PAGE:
But then the gentleman at the podium made a statement that touched a raw nerve in me. He said something that I had heard expressed many times over the years and have invariably felt compelled to correct.

He said that, as a good Christian, he found the hubris which predominated contemporary society to be quite contrary to "the Christian values of forgiveness and humility." It was his description of these noble values as being of Christian origin, and the way in which he conveyed his conviction that his own faith tradition somehow "owned" them, that brought me to my feet.

"I must object," I asserted, "not to your major thesis about the faults of our generation, but to your insistence on identifying what you believe to be the desirable qualities for the human race with Christianity, and with Christianity alone."

I must confess that I was secretly hoping that my protest would cause him to at least modify his remarks, and perhaps speak, as so many do, of the "Judeo-Christian values of forgiveness and humility."

But that was not to be. Instead, he cited chapter and verse in the Christian Bible on the importance of forgiveness, and then, raising his voice for emphasis, said: "Surely, the learned Rabbi knows that it is in the Book of Matthew that we find the phrase, 'And the meek shall inherit the earth.' "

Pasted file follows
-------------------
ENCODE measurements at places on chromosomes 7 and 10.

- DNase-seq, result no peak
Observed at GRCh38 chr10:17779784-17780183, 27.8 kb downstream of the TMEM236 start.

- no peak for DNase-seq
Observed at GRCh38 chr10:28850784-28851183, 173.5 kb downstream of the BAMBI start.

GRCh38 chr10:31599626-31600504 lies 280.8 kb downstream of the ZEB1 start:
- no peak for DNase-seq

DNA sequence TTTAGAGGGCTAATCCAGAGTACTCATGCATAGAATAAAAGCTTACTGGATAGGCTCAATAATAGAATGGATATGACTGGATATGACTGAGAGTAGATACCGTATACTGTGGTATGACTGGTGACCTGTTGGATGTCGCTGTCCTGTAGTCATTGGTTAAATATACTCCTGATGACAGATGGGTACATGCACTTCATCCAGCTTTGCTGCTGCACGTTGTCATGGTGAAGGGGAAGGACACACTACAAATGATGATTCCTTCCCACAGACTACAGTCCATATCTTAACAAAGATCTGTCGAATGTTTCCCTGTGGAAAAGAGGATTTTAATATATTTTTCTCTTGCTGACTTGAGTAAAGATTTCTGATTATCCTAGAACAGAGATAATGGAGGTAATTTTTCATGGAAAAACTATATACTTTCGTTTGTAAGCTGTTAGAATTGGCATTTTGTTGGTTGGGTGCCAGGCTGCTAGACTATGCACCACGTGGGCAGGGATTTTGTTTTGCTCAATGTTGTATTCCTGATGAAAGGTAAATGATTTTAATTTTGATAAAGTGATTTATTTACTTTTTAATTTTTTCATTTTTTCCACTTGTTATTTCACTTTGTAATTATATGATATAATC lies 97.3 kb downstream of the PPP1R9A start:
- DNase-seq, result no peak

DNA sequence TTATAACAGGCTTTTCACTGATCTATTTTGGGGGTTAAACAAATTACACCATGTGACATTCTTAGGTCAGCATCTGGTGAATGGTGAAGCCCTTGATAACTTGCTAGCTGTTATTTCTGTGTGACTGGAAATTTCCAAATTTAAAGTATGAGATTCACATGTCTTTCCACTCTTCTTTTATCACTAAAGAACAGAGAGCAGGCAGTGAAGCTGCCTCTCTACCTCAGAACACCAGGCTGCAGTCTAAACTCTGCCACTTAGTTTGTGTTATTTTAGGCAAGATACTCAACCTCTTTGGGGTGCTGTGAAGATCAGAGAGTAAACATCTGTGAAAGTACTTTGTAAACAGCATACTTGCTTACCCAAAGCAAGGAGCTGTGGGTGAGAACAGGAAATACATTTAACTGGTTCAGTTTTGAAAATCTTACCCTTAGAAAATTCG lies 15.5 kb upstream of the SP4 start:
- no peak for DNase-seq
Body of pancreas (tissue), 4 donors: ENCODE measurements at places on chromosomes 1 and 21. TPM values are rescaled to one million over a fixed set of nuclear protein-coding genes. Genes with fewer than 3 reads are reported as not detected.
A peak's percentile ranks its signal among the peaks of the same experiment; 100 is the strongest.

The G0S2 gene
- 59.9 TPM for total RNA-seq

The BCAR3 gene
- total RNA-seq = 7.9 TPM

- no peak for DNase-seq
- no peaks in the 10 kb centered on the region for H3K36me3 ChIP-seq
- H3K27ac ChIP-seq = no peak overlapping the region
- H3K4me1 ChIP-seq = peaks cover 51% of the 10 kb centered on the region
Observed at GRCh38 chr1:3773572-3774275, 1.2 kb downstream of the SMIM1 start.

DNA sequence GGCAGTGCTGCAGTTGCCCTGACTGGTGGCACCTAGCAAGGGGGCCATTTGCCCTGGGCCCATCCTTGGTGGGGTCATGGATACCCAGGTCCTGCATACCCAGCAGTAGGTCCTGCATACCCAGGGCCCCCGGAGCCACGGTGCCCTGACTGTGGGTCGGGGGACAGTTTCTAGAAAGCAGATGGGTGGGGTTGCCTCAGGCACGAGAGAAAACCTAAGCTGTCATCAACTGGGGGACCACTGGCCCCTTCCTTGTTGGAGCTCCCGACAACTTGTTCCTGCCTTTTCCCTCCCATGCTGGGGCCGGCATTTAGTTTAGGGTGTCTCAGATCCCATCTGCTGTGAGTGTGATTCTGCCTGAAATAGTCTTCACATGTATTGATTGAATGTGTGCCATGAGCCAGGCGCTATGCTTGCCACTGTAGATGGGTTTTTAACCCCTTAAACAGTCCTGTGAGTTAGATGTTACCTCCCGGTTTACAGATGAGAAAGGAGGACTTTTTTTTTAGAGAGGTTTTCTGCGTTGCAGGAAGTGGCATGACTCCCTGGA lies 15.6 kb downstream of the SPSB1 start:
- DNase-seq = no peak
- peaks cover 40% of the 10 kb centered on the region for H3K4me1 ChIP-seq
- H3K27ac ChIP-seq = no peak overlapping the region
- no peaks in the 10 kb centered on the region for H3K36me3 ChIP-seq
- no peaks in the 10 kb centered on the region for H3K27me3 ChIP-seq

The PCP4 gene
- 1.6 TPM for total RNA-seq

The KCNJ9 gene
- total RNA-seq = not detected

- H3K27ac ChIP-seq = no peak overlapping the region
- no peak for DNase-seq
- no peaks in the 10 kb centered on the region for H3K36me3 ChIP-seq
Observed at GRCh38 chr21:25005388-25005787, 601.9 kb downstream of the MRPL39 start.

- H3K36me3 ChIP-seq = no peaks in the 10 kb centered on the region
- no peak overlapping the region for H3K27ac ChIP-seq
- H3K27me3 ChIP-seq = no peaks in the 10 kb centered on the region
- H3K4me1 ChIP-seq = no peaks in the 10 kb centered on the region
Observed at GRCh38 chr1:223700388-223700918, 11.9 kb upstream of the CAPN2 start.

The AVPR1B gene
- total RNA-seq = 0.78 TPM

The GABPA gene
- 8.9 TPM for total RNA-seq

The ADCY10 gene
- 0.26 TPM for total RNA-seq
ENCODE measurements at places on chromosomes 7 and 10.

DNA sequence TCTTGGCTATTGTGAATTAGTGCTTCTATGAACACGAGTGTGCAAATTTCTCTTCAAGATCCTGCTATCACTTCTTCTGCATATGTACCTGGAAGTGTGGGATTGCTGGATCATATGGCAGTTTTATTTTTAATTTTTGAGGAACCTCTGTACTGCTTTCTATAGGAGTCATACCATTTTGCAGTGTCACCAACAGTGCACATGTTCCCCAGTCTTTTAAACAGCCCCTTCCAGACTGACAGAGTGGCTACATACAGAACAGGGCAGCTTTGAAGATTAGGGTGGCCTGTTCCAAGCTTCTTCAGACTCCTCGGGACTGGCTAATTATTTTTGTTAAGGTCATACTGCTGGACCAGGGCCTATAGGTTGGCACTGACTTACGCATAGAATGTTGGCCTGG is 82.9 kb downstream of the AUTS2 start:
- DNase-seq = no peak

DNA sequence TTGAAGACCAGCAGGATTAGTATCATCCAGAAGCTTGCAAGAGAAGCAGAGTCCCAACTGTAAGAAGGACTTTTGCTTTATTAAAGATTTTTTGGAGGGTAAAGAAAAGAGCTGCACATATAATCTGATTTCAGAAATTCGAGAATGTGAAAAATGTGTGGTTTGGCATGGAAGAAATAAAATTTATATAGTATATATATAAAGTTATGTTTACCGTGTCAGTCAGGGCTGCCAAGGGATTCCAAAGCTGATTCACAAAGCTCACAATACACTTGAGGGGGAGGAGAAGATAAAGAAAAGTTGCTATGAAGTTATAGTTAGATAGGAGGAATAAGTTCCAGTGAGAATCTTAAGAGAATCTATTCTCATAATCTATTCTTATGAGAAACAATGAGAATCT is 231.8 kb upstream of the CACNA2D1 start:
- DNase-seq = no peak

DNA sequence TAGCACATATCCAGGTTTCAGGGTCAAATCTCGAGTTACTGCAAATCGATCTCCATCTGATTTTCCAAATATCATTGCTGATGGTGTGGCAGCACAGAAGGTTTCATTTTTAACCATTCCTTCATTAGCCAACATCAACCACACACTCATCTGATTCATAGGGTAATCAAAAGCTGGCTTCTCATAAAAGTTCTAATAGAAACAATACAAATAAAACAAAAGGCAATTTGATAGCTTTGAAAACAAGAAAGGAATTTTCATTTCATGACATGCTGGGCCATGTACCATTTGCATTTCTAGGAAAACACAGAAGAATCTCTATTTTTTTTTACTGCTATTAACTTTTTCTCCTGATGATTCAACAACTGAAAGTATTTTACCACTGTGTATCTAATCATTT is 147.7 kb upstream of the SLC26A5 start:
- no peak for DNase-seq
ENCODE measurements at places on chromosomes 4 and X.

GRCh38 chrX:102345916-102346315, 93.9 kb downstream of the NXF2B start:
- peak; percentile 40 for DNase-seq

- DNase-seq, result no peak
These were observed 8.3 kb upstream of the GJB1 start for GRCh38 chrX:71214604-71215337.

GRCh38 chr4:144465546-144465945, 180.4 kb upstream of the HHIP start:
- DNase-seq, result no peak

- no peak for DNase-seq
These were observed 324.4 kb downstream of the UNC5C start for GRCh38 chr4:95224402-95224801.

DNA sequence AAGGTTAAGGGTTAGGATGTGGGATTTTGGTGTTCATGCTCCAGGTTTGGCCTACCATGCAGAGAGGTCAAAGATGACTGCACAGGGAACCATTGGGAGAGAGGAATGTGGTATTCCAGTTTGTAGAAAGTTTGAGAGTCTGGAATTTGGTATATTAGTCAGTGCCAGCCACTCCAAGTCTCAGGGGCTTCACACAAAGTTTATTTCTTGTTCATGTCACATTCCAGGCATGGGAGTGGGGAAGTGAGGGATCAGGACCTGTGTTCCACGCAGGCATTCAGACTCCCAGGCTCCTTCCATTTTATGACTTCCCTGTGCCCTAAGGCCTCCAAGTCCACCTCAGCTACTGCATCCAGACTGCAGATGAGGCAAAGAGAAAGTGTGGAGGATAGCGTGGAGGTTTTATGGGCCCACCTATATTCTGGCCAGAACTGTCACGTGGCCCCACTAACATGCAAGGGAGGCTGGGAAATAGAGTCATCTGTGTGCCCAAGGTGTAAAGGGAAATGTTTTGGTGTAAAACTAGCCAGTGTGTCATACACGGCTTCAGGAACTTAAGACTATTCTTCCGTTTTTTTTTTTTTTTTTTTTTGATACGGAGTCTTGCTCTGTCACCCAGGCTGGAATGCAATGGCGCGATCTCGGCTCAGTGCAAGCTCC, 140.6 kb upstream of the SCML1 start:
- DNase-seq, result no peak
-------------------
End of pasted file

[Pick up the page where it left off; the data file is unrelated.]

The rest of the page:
I will not report what I said to him about forgiveness as a Jewish virtue. I will save those remarks for another occasion. But, because of the connection to this week's Torah portion, Beha'alosecha (Numbers 8:1-12:16), I will share with you the essence of my retort with regard to the Jewish origin of the all-important virtue of humility.

"Yes, my dear sir," I replied, "this learned Rabbi does indeed know that the phrase that you translate as, 'And the meek shall inherit the earth,' appears in your Scriptures. But I also know that the identical phrase appears in the Book of Psalms chapter 37, verse 11, written many centuries before Matthew. And I also know that translating the Hebrew word anavim as 'the meek' is not quite correct. We preferred to translate anavim as 'the humble,' and not as 'the meek'".